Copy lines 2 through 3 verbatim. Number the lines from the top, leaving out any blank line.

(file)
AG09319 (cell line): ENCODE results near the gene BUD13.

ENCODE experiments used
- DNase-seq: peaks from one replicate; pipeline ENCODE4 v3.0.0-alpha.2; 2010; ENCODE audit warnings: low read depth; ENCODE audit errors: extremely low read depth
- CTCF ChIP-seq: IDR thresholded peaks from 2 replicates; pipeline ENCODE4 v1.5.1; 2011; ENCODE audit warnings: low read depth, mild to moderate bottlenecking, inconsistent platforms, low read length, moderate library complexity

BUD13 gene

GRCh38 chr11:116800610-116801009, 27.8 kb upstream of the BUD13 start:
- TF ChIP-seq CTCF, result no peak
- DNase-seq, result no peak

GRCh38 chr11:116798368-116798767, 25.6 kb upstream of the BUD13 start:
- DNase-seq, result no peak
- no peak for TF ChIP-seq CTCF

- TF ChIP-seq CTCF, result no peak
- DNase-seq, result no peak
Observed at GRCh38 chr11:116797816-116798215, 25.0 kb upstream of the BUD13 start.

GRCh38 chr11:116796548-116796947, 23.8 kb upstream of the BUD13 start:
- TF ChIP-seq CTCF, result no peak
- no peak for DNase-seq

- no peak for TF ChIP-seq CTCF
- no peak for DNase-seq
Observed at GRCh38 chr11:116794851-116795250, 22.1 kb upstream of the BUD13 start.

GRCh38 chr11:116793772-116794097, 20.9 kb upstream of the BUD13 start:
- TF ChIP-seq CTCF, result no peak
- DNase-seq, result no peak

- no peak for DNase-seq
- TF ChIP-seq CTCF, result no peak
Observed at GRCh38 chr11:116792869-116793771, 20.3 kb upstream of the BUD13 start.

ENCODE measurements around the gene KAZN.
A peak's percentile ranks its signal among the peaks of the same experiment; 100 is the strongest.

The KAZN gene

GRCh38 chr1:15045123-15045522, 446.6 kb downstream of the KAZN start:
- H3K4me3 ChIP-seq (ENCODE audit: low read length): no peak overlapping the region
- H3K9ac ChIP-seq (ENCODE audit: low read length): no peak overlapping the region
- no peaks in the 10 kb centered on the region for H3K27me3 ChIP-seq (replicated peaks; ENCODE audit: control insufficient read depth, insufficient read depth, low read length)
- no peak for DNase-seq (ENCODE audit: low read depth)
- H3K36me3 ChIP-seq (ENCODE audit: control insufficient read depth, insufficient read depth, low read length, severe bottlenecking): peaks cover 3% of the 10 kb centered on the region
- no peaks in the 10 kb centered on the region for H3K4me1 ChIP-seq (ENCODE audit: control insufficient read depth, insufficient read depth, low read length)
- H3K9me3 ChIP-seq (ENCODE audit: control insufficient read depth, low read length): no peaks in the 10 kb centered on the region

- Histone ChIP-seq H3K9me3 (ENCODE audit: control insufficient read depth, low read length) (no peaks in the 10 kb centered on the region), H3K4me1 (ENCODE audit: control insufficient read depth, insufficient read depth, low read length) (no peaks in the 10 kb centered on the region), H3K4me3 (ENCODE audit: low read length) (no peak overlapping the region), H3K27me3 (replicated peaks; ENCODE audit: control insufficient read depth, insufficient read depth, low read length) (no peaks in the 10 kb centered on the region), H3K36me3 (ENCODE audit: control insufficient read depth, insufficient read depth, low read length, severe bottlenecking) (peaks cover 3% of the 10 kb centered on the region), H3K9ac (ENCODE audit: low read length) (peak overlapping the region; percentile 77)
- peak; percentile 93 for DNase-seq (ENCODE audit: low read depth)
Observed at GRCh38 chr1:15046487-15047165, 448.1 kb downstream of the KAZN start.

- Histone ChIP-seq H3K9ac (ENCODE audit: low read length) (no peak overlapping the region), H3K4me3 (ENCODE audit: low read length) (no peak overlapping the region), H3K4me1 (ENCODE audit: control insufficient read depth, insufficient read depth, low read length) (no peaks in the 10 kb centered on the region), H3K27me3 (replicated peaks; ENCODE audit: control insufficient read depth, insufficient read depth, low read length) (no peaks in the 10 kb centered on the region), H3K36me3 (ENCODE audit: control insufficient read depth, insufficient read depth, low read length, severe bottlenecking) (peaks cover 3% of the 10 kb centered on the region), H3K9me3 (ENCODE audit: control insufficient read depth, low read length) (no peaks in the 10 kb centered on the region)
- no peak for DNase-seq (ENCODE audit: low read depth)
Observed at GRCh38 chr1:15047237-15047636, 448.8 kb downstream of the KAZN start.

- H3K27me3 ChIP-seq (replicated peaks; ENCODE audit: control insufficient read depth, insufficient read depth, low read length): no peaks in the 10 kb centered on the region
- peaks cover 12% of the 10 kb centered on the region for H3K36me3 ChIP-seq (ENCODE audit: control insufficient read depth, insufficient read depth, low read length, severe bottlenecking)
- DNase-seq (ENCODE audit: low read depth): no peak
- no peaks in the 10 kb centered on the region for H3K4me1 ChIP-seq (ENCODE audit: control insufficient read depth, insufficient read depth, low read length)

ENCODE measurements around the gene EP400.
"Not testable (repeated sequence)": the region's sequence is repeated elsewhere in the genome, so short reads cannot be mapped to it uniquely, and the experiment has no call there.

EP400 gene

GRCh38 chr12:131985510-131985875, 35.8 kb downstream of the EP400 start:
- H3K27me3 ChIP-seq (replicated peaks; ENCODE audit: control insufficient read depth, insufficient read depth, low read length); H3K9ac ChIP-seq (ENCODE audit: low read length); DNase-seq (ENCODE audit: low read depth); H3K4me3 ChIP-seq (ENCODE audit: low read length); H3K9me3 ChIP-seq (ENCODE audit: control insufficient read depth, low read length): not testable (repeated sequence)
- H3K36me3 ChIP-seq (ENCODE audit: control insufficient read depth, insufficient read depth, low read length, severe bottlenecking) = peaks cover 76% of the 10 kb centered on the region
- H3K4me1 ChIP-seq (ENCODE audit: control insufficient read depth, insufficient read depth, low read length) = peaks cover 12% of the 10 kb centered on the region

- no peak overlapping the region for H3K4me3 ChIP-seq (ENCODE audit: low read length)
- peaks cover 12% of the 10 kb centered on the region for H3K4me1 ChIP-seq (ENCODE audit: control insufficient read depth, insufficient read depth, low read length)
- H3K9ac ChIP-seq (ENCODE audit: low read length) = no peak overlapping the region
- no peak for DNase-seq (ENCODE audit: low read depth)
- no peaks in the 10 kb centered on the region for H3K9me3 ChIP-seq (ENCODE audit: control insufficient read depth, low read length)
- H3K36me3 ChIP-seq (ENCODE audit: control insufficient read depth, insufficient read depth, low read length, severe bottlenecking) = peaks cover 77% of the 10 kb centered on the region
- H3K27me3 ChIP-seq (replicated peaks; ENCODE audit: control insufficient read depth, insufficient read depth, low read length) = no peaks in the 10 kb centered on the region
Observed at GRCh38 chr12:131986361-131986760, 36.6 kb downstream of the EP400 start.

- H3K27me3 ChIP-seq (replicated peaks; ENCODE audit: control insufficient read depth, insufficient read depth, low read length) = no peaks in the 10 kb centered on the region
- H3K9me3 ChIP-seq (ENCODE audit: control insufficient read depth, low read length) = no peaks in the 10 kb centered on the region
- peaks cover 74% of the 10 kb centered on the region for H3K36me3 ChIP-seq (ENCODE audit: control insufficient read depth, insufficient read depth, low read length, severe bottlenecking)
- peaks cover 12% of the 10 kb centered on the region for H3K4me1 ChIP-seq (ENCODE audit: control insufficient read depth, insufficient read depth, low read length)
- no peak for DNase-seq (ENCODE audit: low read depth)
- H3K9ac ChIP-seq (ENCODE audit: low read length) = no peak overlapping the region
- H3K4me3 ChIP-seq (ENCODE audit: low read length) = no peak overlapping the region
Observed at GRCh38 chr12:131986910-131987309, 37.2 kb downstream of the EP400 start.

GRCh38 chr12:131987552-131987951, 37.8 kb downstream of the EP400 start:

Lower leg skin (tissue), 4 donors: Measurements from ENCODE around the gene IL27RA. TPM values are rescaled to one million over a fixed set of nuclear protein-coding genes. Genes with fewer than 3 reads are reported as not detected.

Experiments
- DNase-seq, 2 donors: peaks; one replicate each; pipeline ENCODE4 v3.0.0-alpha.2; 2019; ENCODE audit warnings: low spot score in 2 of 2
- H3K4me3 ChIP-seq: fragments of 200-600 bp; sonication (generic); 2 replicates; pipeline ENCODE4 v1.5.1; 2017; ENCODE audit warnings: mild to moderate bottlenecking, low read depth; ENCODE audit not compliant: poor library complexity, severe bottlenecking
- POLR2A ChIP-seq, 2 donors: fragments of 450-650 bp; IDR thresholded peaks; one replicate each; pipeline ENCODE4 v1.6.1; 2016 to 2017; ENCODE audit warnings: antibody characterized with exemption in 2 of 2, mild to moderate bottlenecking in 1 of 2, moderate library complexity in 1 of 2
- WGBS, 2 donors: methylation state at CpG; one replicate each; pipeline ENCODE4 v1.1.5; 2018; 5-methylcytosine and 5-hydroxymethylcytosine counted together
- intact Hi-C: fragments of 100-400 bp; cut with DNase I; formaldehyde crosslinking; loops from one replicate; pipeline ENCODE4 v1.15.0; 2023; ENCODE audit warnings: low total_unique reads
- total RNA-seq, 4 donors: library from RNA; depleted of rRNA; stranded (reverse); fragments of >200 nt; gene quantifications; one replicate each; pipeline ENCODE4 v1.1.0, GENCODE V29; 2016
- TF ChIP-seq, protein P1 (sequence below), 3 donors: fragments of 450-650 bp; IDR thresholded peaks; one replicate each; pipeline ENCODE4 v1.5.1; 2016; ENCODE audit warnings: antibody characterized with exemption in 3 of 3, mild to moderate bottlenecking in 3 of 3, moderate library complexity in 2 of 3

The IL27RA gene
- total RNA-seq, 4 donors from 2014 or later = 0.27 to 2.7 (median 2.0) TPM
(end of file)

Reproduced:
ENCODE experiments used
- DNase-seq: peaks from one replicate; pipeline ENCODE4 v3.0.0-alpha.2; 2010; ENCODE audit warnings: low read depth; ENCODE audit errors: extremely low read depth